Resveratrol in Red Wine Found to Boost Drug for Breast Cancer

New research has found that Resveratrol, a compound found in red wine, can help boost a cancer drug’s ability to suppress breast cancer cells.

Researchers from Cleveland Clinic’s Lerner Research Institute have discovered that when Resveratrol is combined with the cancer drug Rapamycin it can have a tumour-suppressing effect on breast cancer cells that are resistant to Rapamycin alone.

The research also indicates a tumour-suppressing gene known as PTEN is activated by Resveratrol.

Resveratrol has been making headlines for a number of years now and is being credited with a number of beneficial health effects – antiviral, neuroprotective, anti ageing, anti inflammatory and life prolonging.

It has generated a lot of research and is believed to be able to help with diabetes, heart disease, stroke, Alzheimer’s disease, eye diseases such as Age-related Macular

Degeneration and Diabetic Retinopathy and Retinopathy of Prematurity and may reduce the toxicity of radiation treatment as well as being a possible replacement for aspirin.

(If you are interested in reading up on some of these check out the Wine and Health section of my Blog).

Resveratrol is found in low doses in the skin of red grapes and hence its presence in red wine. As with many antioxidants, it’s actually produced by the plant as a defence mechanism – while we consider it an antioxidant, for the plant it’s an anti-fungal agent.

Other food sources include peanuts and some berries (blueberries, bilberries and cranberries). White wine contains less Resveratrol than red as red wine is fermented with the grape skins and seeds allowing the wine to absorb the Resveratrol.

Rapamycin was discovered on Easter Island in the 1970s, produced from a fungus made by insects, and originally used to prevent rejection in organ transplant patients. It has only recently been considered as a weapon against breast cancer.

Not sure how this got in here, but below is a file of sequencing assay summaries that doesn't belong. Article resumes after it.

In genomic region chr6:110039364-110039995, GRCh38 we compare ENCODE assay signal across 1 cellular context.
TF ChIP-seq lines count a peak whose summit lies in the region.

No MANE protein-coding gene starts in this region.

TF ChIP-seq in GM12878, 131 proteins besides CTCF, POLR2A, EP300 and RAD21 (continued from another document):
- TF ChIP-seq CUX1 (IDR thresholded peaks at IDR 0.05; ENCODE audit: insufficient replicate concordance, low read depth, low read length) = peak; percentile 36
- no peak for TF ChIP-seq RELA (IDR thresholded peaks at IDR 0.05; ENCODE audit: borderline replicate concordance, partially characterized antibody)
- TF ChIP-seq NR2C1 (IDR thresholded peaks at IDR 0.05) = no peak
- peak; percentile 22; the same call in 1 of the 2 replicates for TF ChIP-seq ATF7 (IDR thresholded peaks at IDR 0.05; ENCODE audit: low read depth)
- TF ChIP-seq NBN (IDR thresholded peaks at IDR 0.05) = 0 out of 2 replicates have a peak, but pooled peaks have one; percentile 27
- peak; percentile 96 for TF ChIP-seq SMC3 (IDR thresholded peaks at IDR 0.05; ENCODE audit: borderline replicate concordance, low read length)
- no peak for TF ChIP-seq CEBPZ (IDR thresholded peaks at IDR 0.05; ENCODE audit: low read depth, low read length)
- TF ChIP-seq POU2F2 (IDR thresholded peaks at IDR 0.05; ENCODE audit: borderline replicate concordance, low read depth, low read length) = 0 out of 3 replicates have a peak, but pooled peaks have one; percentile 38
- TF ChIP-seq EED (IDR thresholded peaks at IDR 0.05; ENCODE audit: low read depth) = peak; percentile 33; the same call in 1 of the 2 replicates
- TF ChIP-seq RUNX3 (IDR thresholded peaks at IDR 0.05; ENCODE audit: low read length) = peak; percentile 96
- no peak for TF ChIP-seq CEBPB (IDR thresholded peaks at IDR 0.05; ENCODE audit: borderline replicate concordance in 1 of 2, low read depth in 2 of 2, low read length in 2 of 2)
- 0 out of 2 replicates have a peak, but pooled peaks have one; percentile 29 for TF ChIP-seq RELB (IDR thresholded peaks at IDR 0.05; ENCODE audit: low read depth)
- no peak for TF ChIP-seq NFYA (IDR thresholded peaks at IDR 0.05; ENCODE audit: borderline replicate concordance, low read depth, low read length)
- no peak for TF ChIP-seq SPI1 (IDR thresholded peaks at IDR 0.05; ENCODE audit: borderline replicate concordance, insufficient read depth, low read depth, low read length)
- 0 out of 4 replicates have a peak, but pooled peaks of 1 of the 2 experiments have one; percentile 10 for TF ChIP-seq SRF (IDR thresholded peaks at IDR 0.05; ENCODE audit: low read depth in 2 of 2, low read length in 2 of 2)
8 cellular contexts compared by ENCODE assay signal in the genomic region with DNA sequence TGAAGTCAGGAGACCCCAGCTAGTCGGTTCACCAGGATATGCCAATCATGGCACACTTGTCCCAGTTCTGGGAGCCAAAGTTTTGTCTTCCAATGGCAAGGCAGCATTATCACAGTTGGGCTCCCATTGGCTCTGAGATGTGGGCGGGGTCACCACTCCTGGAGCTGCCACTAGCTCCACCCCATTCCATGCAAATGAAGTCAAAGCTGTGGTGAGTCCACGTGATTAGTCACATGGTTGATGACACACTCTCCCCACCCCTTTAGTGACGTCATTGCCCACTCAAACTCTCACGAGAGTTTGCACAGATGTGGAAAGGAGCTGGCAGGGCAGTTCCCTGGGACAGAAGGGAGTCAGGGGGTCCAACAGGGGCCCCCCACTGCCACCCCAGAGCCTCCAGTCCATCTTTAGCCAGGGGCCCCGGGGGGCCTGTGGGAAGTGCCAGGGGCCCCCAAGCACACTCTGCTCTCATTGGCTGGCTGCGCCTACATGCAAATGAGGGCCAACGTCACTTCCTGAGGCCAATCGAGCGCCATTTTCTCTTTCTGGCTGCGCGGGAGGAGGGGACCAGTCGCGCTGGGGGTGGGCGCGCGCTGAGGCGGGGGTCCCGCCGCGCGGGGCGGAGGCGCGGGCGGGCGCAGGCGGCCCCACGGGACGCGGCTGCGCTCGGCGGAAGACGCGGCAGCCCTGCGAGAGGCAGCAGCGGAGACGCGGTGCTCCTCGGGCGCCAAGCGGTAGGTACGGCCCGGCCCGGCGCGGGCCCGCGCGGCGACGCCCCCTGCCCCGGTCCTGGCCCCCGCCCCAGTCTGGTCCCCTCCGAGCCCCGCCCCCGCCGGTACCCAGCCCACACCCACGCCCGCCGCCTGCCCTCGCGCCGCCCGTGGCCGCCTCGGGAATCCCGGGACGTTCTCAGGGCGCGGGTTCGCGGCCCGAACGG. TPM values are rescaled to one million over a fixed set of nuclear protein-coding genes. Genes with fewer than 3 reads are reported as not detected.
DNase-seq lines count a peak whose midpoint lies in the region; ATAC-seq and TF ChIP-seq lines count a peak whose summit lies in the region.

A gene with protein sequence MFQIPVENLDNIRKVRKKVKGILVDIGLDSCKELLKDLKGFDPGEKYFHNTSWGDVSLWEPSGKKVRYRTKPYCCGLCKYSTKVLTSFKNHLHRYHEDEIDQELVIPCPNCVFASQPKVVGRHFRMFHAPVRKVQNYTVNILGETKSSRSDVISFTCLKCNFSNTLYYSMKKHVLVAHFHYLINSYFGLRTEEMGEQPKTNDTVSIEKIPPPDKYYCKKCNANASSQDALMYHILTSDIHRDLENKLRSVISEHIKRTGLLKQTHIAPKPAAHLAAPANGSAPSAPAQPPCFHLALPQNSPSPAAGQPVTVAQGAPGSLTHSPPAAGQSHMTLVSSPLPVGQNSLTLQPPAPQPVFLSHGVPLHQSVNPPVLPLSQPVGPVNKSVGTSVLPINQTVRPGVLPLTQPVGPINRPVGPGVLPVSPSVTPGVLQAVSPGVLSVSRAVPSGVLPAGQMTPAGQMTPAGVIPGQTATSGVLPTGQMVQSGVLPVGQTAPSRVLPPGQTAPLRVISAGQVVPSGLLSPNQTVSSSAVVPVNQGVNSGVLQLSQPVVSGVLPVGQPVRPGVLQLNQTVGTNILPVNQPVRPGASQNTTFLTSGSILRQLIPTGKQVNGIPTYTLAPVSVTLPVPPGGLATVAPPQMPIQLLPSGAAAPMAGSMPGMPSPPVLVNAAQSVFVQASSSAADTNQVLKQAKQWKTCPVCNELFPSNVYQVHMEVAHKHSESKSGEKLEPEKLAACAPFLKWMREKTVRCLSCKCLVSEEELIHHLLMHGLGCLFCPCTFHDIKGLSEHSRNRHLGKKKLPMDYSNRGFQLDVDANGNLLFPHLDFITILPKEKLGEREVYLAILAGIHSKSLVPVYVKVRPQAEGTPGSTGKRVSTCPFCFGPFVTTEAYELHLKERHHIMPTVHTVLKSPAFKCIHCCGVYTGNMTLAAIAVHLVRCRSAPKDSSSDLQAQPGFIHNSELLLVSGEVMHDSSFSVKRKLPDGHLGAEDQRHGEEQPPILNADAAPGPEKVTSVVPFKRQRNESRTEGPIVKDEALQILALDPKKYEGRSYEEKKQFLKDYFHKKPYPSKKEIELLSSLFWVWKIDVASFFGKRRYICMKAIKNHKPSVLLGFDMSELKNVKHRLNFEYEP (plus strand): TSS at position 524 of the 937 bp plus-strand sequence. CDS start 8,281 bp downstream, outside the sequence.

In all trials conducted by the researchers, the use of low concentrations of Resveratrol and Rapamycin together led to a 50% reduction in tumour growth.

Although the study is still in early stages, the data shows that the drug combination could prove to be a good adjunct treatment with traditional chemotherapy. Charis Eng, MD, Ph.D., Chair of the Genomic Medicine Institute of Cleveland Clinic’s Lerner Research Institute said:

“Rapamycin has been used in clinical trials as a cancer treatment. Unfortunately, after a while, the cancer cells develop resistance to rapamycin,” Eng said in a press release.

“Our findings show that resveratrol seems to mitigate rapamycin-induced drug resistance in breast cancers, at least in the laboratory.

If these observations hold true in the clinic setting, then enjoying a glass of red wine or eating a bowl of boiled peanuts – which has a higher resveratrol content than red wine – before rapamycin treatment for cancer might be a prudent approach.”

This is hopeful news for many of us who have either lost loved ones or are suffering ourselves from cancer and I will keep you posted as to developments in the press.

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